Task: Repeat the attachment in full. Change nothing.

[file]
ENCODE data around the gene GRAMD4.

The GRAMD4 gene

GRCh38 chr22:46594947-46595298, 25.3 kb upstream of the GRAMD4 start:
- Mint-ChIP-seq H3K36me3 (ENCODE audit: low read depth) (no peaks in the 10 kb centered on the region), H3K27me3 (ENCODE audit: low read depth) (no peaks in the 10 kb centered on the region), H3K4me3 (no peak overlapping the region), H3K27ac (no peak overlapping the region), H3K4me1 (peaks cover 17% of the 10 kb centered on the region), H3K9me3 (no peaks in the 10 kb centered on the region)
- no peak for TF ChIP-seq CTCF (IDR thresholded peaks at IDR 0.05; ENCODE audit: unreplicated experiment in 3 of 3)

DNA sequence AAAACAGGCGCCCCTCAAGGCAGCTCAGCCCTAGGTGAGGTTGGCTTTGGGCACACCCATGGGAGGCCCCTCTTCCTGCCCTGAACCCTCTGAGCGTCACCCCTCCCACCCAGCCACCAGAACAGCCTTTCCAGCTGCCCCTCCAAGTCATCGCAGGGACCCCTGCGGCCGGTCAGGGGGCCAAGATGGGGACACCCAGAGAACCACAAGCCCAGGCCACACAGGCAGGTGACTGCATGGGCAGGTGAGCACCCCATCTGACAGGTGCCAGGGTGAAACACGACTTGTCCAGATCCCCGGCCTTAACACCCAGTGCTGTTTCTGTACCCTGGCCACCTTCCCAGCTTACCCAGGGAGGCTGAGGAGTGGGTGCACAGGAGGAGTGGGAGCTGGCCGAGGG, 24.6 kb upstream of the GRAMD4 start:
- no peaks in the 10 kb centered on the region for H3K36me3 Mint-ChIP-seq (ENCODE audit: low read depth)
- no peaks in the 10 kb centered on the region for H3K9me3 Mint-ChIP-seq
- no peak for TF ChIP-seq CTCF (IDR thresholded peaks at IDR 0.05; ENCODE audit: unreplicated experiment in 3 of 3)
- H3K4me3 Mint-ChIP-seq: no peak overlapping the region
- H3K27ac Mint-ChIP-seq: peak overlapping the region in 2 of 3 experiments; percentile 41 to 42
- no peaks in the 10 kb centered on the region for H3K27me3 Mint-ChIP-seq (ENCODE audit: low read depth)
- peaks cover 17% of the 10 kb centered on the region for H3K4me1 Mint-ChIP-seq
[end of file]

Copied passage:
ENCODE data around the gene GRAMD4.

The GRAMD4 gene

GRCh38 chr22:46594947-46595298, 25.3 kb upstream of the GRAMD4 start:
- Mint-ChIP-seq H3K36me3 (ENCODE audit: low read depth) (no peaks in the 10 kb centered on the region), H3K27me3 (ENCODE audit: low read depth) (no peaks in the 10 kb centered on the region), H3K4me3 (no peak overlapping the region), H3K27ac (no peak overlapping the region), H3K4me1 (peaks cover 17% of the 10 kb centered on the region), H3K9me3 (no peaks in the 10 kb centered on the region)
- no peak for TF ChIP-seq CTCF (IDR thresholded peaks at IDR 0.05; ENCODE audit: unreplicated experiment in 3 of 3)

DNA sequence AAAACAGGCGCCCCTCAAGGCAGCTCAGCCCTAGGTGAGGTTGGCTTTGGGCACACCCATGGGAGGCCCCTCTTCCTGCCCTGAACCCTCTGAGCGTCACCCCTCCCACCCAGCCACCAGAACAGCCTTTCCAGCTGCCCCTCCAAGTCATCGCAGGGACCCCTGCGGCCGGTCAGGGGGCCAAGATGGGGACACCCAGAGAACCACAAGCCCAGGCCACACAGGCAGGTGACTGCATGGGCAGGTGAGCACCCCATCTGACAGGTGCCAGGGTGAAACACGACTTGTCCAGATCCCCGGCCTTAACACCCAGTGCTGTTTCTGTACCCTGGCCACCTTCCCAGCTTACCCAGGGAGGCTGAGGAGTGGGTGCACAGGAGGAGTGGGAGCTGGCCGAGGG, 24.6 kb upstream of the GRAMD4 start:
- no peaks in the 10 kb centered on the region for H3K36me3 Mint-ChIP-seq (ENCODE audit: low read depth)
- no peaks in the 10 kb centered on the region for H3K9me3 Mint-ChIP-seq
- no peak for TF ChIP-seq CTCF (IDR thresholded peaks at IDR 0.05; ENCODE audit: unreplicated experiment in 3 of 3)
- H3K4me3 Mint-ChIP-seq: no peak overlapping the region
- H3K27ac Mint-ChIP-seq: peak overlapping the region in 2 of 3 experiments; percentile 41 to 42
- no peaks in the 10 kb centered on the region for H3K27me3 Mint-ChIP-seq (ENCODE audit: low read depth)
- peaks cover 17% of the 10 kb centered on the region for H3K4me1 Mint-ChIP-seq